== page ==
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Title: Plasmon-mediated electrochemical reactions: the influence of nanoparticle structure (Final Report)

Abstract

Harnessing the energy of the sun to drive chemical reactions is an important strategy for lowering the cost and energy consumption associated with producing chemicals of interest. One challenge inherent to using solar energy is finding ways to convert the light into more useful forms of energy that can be utilized by chemical reactions. This research project focuses on using nanoscale particles of gold and silver (~10-100 nanometers in size and known as plasmonic nanoparticles) that are capable of transforming light energy into chemical energy in order to facilitate electrochemical reactions at the nanoparticle surface. These reactions involve the transfer of electrons between a molecule of interest and the plasmonic nanoparticle, which serves as an electrode. When we shine light on the nanoparticle, it helps promote the transfer of electrons, improving the reaction efficiency and yield. An open question is how the shape and size of the nanoparticle affects its ability to transform light into useful energy for electrochemical reactions that can then be utilized by molecules near the surface. This requires us to study reactions between molecules and single nanoparticles, so we can understand the role that heterogeneity in nanoparticle structure plays. To do this, we use molecules thatmore » change color and emit light when they undergo an electrochemical reaction, providing a strategy to follow these reactions at the surface of single nanoparticles. Our experiments reveal the importance of controlling the interface between the molecules and the plasmonic nanoparticles, as well as the interface between the plasmonic nanoparticles and the supporting substrate. Moreover, it is critical to find molecules that show well-behaved electrochemical behavior, in order to verify that the observed behaviors are due to the plasmonic nanoparticles and not the molecular reporters.« less

Authors:
ORCiD logo [1]
  1. Temple Univ., Philadelphia, PA (United States). Dept. of Chemistry
Publication Date:
Research Org.:
Temple Univ., Philadelphia, PA (United States)
Sponsoring Org.:
USDOE Office of Science (SC), Basic Energy Sciences (BES) (SC-22). Materials Sciences & Engineering Division
OSTI Identifier:
1515722
Report Number(s):
DOE-TEMPLE-14253
DOE Contract Number:  
SC0014253
Resource Type:
Technical Report
Country of Publication:
United States
Language:
English
Subject:
37 INORGANIC, ORGANIC, PHYSICAL, AND ANALYTICAL CHEMISTRY; plasmon; electrochemistry; fluorescence; electrogenerated chemiluminescence; surface enhanced Raman scattering

Citation Formats

Willets, Katherine A. Plasmon-mediated electrochemical reactions: the influence of nanoparticle structure (Final Report). United States: N. p., 2019. Web. doi:10.2172/1515722.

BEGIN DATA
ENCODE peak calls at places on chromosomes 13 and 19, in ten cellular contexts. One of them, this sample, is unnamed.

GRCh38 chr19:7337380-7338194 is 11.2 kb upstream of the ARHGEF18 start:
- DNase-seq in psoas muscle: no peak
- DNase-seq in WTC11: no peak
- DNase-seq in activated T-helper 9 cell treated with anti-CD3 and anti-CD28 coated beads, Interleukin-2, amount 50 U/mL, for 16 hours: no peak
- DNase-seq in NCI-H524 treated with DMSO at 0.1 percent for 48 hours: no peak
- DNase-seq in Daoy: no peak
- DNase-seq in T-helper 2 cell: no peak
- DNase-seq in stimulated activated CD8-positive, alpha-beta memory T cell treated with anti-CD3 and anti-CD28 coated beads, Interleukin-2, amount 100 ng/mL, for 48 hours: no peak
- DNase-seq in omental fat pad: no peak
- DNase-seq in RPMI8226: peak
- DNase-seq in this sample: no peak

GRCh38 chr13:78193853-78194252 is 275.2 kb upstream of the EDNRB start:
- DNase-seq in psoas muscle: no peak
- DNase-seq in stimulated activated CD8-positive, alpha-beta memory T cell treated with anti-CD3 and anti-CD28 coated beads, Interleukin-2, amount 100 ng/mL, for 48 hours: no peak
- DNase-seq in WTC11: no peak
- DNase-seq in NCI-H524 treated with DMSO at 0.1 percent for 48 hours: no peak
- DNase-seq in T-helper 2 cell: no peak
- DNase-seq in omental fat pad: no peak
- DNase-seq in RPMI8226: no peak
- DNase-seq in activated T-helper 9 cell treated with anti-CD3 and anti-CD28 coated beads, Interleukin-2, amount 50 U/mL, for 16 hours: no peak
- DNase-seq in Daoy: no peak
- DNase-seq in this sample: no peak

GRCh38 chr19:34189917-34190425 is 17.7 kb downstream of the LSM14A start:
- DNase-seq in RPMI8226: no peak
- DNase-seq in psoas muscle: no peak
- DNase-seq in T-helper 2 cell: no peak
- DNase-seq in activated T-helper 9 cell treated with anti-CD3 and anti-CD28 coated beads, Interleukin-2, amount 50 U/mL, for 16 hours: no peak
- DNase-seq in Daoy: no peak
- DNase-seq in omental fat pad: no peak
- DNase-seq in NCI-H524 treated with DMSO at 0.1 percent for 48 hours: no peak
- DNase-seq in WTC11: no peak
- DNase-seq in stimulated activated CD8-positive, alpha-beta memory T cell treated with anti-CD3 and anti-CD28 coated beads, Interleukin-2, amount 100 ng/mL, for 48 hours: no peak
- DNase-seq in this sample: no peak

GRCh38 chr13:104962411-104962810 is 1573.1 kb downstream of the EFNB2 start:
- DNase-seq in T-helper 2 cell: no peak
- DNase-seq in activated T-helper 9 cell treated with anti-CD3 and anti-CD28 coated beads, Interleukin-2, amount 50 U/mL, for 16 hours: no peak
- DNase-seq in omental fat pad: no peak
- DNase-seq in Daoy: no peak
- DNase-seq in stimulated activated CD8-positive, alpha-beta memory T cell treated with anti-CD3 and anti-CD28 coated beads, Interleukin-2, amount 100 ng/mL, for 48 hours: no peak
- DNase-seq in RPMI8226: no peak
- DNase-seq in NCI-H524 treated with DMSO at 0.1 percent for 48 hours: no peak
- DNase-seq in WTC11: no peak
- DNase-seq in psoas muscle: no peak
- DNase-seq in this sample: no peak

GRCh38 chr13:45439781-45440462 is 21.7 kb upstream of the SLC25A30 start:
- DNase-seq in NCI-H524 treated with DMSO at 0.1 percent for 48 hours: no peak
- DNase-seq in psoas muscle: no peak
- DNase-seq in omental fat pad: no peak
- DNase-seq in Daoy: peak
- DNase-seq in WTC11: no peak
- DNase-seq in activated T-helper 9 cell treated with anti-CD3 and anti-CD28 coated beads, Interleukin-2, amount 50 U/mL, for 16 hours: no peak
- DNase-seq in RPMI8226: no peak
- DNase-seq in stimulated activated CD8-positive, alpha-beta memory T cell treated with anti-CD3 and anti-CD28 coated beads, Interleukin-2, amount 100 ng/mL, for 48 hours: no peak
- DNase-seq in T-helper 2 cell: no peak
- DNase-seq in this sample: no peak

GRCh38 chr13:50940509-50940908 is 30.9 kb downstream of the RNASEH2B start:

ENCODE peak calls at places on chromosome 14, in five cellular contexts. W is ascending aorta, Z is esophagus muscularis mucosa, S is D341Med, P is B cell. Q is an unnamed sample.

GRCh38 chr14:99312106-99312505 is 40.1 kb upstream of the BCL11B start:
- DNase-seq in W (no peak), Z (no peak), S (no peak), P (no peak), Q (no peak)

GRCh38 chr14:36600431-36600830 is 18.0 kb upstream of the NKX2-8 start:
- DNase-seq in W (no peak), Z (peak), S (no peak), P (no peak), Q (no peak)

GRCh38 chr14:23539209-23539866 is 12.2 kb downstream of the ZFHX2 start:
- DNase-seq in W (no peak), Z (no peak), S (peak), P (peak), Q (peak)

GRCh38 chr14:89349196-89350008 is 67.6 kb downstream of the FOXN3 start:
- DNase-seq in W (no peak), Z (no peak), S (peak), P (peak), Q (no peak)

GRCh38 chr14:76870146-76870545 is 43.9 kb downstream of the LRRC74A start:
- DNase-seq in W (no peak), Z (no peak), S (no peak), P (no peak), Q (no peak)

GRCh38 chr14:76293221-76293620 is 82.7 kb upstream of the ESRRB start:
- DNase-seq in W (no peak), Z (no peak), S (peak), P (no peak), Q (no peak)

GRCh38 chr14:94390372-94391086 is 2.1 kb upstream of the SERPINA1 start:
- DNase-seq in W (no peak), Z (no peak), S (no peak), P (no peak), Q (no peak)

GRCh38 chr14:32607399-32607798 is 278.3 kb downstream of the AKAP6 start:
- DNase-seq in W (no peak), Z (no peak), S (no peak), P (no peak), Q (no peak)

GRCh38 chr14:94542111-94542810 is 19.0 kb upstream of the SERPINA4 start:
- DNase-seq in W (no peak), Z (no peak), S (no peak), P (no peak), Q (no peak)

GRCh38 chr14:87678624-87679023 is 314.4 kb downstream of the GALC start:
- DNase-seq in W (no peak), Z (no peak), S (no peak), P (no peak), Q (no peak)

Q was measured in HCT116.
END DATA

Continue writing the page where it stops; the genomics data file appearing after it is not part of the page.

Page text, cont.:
Willets, Katherine A. Plasmon-mediated electrochemical reactions: the influence of nanoparticle structure (Final Report). United States. doi:10.2172/1515722.
Willets, Katherine A. Wed . "Plasmon-mediated electrochemical reactions: the influence of nanoparticle structure (Final Report)". United States. doi:10.2172/1515722. https://www.osti.gov/servlets/purl/1515722.
@article{osti_1515722,
title = {Plasmon-mediated electrochemical reactions: the influence of nanoparticle structure (Final Report)},
author = {Willets, Katherine A},
abstractNote = {Harnessing the energy of the sun to drive chemical reactions is an important strategy for lowering the cost and energy consumption associated with producing chemicals of interest. One challenge inherent to using solar energy is finding ways to convert the light into more useful forms of energy that can be utilized by chemical reactions. This research project focuses on using nanoscale particles of gold and silver (~10-100 nanometers in size and known as plasmonic nanoparticles) that are capable of transforming light energy into chemical energy in order to facilitate electrochemical reactions at the nanoparticle surface. These reactions involve the transfer of electrons between a molecule of interest and the plasmonic nanoparticle, which serves as an electrode. When we shine light on the nanoparticle, it helps promote the transfer of electrons, improving the reaction efficiency and yield. An open question is how the shape and size of the nanoparticle affects its ability to transform light into useful energy for electrochemical reactions that can then be utilized by molecules near the surface. This requires us to study reactions between molecules and single nanoparticles, so we can understand the role that heterogeneity in nanoparticle structure plays. To do this, we use molecules that change color and emit light when they undergo an electrochemical reaction, providing a strategy to follow these reactions at the surface of single nanoparticles. Our experiments reveal the importance of controlling the interface between the molecules and the plasmonic nanoparticles, as well as the interface between the plasmonic nanoparticles and the supporting substrate. Moreover, it is critical to find molecules that show well-behaved electrochemical behavior, in order to verify that the observed behaviors are due to the plasmonic nanoparticles and not the molecular reporters.},
doi = {10.2172/1515722},
journal = {},
number = ,
volume = ,
place = {United States},
year = {2019},
month = {5}
}

Works referencing / citing this record:

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